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Wednesday, 19 Sep 18 - Tux Machines is a community-driven public service/news site which has been around for over a decade and primarily focuses on GNU/LinuxSubscribe now Syndicate content

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Vim Tips & Tricks

Filed under
HowTos

You can execute the vim command, while opening files with vim with option -c. While I wanna replace a string from a huge file, first I need to check whether I can do it with sed or not. That means my replace string must be unique, so that it won’t affect others line thatI might not want to replace.

Racoon Roadwarrior Configuration

Filed under
Linux
HowTos

Racoon Roadwarrior is a client that uses unknown, dynamically assigned IP addresses to connect to a VPN gateway (in this case also firewall). This is one of the most interesting and today most needed scenarios in business environment. This tutorial shows how to configure Racoon Roadwarrior.

http://www.howtoforge.com/racoon_roadwarrior_vpn

Authenticating on the network

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HowTos

Usually, I get annoyed at having to authenticate myself to each and every service I set up; after all, my passwords are the same everywhere, since I make sure of that myself. On Windows, I wouldn’t have to do that; once I log in, Windows is able to communicate credentials to each and every service that asks for them. But something similar is impossible on GNU/Linux, right? Wrong.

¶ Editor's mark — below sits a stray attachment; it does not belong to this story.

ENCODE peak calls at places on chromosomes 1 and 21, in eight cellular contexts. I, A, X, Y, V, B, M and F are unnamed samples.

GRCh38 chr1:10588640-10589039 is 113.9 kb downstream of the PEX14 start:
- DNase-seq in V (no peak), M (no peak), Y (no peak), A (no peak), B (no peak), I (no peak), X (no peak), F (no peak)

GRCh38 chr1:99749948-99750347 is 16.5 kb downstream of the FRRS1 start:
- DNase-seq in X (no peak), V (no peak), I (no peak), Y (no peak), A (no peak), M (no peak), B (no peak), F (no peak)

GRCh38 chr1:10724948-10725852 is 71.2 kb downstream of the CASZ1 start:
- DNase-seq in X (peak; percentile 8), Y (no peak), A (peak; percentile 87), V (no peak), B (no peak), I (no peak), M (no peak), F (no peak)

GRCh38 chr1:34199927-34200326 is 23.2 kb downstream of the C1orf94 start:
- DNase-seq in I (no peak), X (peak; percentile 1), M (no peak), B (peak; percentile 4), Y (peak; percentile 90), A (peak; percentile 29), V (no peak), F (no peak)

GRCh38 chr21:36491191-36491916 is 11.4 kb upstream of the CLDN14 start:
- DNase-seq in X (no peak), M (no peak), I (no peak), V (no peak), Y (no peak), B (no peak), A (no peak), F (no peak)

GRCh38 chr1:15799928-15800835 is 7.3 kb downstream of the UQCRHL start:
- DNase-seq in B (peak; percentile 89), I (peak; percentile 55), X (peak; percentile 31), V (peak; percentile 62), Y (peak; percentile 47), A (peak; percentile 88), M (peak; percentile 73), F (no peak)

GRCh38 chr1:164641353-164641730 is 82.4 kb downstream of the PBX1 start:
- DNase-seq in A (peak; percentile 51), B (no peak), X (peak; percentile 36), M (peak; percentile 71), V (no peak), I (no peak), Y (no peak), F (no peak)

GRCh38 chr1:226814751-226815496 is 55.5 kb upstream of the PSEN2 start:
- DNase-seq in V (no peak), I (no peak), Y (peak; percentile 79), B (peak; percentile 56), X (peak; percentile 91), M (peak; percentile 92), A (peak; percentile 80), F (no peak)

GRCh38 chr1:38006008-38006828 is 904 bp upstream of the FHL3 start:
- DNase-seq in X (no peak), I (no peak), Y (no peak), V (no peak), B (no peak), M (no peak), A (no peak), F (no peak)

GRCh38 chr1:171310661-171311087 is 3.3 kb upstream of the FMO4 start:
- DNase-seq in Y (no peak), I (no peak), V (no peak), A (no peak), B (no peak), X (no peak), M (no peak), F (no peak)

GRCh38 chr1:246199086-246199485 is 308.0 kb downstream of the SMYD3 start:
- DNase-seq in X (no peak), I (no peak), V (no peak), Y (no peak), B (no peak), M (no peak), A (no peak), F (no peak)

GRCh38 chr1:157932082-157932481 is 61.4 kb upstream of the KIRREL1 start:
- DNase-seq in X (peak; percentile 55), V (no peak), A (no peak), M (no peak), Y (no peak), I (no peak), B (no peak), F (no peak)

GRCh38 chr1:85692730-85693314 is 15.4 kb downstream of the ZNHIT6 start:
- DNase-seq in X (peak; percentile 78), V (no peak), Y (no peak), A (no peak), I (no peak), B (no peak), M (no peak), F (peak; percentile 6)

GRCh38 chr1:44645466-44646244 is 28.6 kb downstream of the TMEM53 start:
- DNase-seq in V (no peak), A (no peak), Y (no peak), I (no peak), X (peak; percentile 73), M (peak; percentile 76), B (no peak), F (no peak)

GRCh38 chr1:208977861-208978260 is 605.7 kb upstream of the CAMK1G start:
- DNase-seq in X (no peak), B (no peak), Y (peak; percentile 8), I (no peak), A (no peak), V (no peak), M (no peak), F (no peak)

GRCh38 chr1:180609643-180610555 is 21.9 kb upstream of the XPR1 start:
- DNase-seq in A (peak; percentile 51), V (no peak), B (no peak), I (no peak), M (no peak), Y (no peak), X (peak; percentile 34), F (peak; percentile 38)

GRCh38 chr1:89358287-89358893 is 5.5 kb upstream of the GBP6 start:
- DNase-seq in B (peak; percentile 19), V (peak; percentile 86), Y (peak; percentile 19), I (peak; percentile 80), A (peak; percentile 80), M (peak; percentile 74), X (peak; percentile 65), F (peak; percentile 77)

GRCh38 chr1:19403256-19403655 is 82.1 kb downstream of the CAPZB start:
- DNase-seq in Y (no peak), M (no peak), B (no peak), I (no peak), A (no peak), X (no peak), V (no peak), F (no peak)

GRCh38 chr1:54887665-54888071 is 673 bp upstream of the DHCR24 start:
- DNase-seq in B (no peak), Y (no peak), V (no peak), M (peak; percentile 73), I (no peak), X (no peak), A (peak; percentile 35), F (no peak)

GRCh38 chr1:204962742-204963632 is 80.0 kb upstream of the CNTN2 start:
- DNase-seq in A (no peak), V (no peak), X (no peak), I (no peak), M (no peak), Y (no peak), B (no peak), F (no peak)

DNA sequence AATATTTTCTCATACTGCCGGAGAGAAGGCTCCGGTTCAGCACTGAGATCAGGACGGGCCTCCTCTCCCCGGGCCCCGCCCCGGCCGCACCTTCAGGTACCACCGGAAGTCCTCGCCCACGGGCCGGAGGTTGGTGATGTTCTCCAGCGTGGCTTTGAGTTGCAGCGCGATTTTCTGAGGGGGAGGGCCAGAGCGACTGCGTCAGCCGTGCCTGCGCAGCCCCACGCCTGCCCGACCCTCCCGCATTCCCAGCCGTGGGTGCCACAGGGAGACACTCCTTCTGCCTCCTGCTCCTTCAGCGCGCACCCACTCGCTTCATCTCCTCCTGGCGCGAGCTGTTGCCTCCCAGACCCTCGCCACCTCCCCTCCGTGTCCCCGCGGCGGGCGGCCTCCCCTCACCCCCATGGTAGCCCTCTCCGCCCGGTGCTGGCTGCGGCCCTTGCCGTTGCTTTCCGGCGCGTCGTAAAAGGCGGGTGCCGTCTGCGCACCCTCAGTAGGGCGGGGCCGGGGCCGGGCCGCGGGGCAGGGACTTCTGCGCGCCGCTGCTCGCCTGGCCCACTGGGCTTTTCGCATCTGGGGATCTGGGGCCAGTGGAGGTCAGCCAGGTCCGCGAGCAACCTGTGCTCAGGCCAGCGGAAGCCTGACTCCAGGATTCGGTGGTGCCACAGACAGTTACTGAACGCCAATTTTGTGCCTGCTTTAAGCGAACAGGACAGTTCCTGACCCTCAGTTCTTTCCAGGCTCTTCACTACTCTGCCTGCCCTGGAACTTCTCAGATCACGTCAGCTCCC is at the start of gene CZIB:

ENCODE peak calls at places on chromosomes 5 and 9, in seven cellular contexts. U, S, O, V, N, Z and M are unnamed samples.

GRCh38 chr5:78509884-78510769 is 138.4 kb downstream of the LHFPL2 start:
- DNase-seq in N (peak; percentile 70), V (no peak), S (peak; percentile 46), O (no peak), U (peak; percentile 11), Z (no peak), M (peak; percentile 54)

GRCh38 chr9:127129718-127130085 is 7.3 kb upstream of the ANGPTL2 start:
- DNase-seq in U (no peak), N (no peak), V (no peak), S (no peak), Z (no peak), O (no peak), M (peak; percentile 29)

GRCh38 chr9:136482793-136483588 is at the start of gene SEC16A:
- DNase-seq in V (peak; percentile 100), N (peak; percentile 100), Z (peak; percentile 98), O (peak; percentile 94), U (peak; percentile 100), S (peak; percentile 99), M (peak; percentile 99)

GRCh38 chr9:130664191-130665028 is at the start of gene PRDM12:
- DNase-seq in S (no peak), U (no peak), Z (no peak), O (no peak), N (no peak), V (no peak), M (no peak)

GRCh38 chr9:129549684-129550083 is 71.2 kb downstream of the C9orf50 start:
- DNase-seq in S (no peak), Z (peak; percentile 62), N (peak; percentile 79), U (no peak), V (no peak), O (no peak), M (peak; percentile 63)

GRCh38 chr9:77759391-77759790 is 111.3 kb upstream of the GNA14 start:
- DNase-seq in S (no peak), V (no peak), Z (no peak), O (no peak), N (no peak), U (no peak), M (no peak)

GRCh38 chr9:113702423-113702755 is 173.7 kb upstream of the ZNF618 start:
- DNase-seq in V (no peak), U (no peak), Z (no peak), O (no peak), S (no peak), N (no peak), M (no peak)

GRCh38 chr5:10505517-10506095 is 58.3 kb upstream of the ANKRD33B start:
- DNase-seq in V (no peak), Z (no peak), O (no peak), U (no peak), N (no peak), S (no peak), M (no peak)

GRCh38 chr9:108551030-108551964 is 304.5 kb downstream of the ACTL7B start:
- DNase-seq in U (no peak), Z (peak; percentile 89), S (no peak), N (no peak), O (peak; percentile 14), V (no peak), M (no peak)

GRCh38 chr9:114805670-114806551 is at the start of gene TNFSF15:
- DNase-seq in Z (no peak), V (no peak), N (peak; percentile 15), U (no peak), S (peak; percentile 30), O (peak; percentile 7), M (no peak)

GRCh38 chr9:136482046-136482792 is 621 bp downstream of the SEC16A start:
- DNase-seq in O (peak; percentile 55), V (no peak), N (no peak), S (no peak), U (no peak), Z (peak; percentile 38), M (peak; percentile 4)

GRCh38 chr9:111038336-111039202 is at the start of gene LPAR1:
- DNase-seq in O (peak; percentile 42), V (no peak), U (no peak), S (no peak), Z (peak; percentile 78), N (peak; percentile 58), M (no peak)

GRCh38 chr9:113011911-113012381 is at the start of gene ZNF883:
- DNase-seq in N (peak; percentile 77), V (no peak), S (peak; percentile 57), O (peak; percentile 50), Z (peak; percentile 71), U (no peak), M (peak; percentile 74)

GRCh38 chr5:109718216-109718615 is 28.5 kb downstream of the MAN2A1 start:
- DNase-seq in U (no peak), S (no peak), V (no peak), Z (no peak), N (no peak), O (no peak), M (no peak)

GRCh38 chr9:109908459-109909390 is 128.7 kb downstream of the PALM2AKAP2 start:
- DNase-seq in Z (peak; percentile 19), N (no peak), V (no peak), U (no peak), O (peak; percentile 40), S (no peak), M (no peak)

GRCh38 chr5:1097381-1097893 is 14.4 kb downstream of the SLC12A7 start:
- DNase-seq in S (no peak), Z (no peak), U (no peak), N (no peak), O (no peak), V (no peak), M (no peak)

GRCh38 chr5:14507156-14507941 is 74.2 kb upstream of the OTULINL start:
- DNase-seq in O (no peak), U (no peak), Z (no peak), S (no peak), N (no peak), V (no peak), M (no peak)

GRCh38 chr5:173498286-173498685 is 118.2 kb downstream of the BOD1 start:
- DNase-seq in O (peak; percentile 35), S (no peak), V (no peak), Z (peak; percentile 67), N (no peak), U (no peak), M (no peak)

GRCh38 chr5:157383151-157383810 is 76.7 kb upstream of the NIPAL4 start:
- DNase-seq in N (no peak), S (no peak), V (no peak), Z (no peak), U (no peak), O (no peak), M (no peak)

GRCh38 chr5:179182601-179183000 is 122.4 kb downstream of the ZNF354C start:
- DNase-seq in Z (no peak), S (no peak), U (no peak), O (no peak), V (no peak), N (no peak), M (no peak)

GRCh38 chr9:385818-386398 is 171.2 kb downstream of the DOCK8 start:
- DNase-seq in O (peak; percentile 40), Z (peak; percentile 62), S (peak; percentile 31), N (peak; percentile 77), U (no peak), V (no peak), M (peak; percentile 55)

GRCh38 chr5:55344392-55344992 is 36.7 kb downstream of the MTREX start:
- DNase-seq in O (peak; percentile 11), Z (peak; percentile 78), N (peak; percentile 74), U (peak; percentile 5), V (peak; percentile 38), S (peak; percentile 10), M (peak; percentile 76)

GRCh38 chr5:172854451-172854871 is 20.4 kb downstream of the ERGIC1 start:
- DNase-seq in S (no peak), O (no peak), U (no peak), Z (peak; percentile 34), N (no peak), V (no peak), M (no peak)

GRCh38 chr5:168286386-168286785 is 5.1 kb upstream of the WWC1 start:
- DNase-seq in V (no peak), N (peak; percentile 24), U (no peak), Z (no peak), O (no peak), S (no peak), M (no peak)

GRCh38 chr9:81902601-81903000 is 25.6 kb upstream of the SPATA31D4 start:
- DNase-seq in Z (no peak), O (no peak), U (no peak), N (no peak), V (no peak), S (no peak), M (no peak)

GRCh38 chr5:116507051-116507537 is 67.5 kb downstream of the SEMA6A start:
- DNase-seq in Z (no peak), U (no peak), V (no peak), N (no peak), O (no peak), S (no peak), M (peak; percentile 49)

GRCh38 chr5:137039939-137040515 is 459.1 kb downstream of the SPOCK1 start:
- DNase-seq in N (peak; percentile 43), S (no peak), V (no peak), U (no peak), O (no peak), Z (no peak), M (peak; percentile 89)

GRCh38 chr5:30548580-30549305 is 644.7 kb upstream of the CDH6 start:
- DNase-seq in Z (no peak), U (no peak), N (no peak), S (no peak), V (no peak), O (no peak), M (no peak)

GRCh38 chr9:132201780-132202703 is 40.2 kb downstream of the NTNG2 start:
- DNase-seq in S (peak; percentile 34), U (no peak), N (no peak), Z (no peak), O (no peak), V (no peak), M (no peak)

GNOME Interface for YUM: 0.1.5

Filed under
Software

This is the first time for me to hear about gnome-yum, the GNOME interface for YUM, by András Tóth. Version 0.1.5 was just released on Nov. 16, and it doesn't bring much of a change over the older 0.1.2.

Thieves steal thousands from Portland non-profit

Filed under
Misc

Thieves broke into a non-profit that builds computers for people who can't afford them, stealing about $4,500 worth of hardware early Saturday. "Keep an eye out for laptops for sale in Portland loaded with Ubuntu Linux: if you see one of these, please call us! "

how to check the CPU and mem usage of current running process?

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HowTos

We may curious some times why our computer running so slow, and we suspect that must be some programs (process) is running and uses a lots of CPU. We wanna know which process is it, and we have top. But some how top is not so interactive, where there is another program call htop.

Adventures in a New Ubuntu 6.10 Install: Day 5

Filed under
Ubuntu

Since my last post in this series, I’ve been busy customizing the look and feel of Ubuntu, which I find is the funnest part of using Ubuntu! There are so many options and themes and icons and window borders and wallpapers…

PCLinuxOS - perfect halfway house

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PCLOS
Reviews

It's been quite the dilemma over recent months as to which Linux distro is the best choice for users moving away from XP (or "windoze" as it's affectionately labelled by some in the community). Instinctively the majority of users looked to Ubuntu and the user-friendliness of the gnome environment but it was brought to my attention that there's another major player in this exchange, a plucky little distro called PCLinuxOS, and here are my thoughts on it.

Mandriva Free 2007 - the FOSSwire review

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MDV
Reviews

I’m going to take a look at the popular Linux distribution Mandriva; more specifically, their latest free-of-charge desktop outing Mandriva Free 2007.

Using Unbuntu Christian Edition - a Review

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Reviews
Ubuntu